Page 95 - Ad Hoc Report June 2018
P. 95

 Speaking as a policy counsel who does a lot of advocacy on criminal justice issues before Congress, I think what really resonates with staffers and members of Congress is people who can go in and speak with expe- rience and lean on their own experience. Having federal defenders who can go in and speak to the importance of funding is so important.186
The experience of sequestration lends credibility to the testimony of many witnesses endorsing the ability of defenders to secure necessary funding. Facing significant consequences for the program, some federal defenders made the deci- sion to reach out to Congress directly to request emergency funding to preserve the program. Ultimately, Congress was responsive. Defenders told the Committee that the experience, though it created tension with the AO and the JCUS, was instructive. “I think Congress, when they understood the problems the defenders were facing during the sequestration, we came out pretty well with Congress and support from both sides, from the Republicans and the Democrats.”187
Defenders told the Committee that their successful appeals to Congress showed they could be effective advocates for their program with Congress and con- gressional appropriations staff.188
As one witness who has worked in criminal and civil rights for decades stated, the lesson to take away from sequestration is that the federal defender program “is a great brand. It didn’t matter whether you had a D, or an R, or an I label, who you went to talk to. The federal defender program has an excellent reputation across Congress. The second thing is, unlike other expenditures, this is a necessity...this is a fundamental need of government, to keep the courts open and to see that indi- gent people have representation.”189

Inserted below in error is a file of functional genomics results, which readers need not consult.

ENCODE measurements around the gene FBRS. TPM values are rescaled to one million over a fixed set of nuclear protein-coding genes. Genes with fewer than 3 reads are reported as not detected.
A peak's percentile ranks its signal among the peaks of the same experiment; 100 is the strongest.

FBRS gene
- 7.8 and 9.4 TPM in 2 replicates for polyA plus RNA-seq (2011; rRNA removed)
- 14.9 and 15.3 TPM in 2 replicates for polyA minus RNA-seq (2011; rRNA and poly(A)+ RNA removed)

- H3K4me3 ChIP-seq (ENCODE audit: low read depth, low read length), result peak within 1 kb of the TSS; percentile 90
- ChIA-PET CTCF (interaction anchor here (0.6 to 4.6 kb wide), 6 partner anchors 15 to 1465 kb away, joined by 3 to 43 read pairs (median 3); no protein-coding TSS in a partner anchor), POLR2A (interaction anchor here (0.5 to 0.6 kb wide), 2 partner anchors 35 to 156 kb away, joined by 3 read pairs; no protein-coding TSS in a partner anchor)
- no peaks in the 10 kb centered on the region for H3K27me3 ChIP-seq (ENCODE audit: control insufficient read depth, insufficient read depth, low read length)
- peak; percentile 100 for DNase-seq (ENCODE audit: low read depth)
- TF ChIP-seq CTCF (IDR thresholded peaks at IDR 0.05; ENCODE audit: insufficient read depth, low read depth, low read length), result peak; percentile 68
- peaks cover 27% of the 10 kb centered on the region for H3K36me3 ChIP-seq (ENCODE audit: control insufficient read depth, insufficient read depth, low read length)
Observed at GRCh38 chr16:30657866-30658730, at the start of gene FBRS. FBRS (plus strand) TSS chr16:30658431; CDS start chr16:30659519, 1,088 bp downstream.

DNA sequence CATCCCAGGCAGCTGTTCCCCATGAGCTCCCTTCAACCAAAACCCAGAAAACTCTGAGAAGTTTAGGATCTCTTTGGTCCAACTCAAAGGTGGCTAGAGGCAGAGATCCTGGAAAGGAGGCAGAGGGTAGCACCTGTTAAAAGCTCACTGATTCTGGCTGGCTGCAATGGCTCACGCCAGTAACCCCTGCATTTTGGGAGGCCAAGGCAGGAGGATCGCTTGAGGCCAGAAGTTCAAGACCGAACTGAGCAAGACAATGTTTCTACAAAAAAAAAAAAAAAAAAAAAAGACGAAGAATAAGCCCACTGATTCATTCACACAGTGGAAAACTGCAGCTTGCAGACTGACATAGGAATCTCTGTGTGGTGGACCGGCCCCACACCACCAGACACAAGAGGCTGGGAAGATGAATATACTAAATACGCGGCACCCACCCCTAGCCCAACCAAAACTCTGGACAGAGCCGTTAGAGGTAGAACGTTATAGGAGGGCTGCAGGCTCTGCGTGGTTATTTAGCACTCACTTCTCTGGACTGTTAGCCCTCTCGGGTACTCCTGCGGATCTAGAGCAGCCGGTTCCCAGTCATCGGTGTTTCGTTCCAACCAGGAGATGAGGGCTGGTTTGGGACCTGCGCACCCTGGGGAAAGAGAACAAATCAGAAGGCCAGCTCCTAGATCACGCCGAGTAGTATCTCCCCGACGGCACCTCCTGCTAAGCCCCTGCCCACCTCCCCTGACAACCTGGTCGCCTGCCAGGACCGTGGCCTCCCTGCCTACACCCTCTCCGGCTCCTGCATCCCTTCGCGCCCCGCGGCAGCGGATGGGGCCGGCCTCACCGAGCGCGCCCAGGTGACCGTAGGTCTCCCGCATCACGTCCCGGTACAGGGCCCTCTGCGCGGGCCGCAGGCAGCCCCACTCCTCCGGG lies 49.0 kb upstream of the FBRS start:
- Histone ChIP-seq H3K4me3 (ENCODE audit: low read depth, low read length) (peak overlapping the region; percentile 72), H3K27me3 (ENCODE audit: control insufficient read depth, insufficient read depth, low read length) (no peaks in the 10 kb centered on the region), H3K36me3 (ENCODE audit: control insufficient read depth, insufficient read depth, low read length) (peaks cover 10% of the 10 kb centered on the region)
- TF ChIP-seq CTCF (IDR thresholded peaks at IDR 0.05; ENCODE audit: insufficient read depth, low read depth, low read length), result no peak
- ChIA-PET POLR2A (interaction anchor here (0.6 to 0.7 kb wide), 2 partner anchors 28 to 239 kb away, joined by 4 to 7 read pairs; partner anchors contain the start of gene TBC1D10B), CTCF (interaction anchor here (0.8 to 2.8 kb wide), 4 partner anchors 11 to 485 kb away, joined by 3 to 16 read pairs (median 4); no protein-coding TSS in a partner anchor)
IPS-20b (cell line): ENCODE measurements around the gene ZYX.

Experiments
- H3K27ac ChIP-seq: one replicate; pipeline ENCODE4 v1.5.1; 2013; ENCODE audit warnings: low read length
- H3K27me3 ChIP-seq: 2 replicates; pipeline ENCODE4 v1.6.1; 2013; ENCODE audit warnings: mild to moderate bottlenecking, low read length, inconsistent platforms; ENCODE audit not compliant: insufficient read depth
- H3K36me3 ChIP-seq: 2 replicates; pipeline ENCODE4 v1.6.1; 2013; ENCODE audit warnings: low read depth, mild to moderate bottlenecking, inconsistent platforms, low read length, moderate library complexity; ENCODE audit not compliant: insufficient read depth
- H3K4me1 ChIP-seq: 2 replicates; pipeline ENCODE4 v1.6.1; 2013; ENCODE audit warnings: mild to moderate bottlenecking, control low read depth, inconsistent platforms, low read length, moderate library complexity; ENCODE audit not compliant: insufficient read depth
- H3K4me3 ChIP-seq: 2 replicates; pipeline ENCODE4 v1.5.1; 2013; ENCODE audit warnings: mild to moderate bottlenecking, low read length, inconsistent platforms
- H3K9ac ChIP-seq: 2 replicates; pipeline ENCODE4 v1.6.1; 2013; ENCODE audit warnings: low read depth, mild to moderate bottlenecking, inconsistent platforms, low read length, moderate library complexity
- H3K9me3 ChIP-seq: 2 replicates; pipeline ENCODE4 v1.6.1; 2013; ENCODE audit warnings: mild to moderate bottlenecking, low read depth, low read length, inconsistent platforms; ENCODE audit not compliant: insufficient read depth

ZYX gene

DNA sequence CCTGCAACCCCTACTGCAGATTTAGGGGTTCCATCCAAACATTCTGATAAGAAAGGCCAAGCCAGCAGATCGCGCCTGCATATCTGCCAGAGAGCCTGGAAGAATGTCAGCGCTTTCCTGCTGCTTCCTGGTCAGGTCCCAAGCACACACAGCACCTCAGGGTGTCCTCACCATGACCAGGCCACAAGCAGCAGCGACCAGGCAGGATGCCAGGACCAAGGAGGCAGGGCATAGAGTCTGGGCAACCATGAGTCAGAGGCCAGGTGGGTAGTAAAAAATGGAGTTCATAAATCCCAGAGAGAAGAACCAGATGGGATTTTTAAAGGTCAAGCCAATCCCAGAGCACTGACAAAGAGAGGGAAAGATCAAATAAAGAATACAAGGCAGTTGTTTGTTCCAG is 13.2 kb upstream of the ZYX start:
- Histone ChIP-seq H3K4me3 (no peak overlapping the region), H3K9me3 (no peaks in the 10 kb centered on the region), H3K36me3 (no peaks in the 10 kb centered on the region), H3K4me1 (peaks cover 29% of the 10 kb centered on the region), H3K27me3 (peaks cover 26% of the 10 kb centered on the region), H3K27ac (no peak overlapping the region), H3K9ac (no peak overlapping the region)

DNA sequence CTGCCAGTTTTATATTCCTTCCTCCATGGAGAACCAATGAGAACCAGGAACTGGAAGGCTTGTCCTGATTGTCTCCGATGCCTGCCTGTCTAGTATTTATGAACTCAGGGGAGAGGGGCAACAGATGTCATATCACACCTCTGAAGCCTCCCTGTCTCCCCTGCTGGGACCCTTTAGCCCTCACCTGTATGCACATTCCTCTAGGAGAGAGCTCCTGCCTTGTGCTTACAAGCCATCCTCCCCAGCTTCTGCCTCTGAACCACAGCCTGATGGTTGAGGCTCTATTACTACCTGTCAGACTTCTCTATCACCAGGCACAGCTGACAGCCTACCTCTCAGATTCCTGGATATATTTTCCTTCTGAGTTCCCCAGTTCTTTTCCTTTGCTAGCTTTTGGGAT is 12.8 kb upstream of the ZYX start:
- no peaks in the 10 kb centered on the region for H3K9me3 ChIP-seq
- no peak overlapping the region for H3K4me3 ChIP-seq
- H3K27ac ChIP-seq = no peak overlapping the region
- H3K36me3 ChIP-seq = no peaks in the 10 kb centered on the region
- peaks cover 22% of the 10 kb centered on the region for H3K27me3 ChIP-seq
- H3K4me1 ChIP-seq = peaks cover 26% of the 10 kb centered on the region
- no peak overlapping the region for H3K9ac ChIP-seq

The evidence is convincing that defenders are capable of advocating for the CJA and that Congress would continue to provide adequate funding for their needs. Maintaining the status quo leaves in place a structure whereby the defense budget competes with the budget for the judiciary.
3.5 Panel Attorney Hourly Rates
In 1964 when Congress passed the Criminal Justice Act, the hourly rate was set at $10 per hour for out-of-court work and $15 per hour for time spent in court.190 In 1986, the rates were revised and Congress authorized annual, recurring
186 Id.at19.
187 MichaelFilipovic,FormerFPD,D.Or,PublicHearing-Portland,Or.Tr.at36.
188 Seealsosection“FederalDefendersBecomeEffectiveAdvocateswithCongress”Supraatp.62.
189 GeorgeKendall,Director,PublicServiceInitiative,SquirePattonBoggs,PublicHearing—Minneapolis, Minn., Panel 3, Tr., at 26.
190 CriminalJusticeActof1964(Pub.L.88–455).
No recommendation presented herein represents
the policy of the Judicial Conference of the United 2 0 1 7 R E P O R T O F T H E A D H O C C O M M I T T E E T O R E V I E W T H E C R I M I N A L J U S T I C E A C T 51
 States unless approved by the Conference itself.
 



















































































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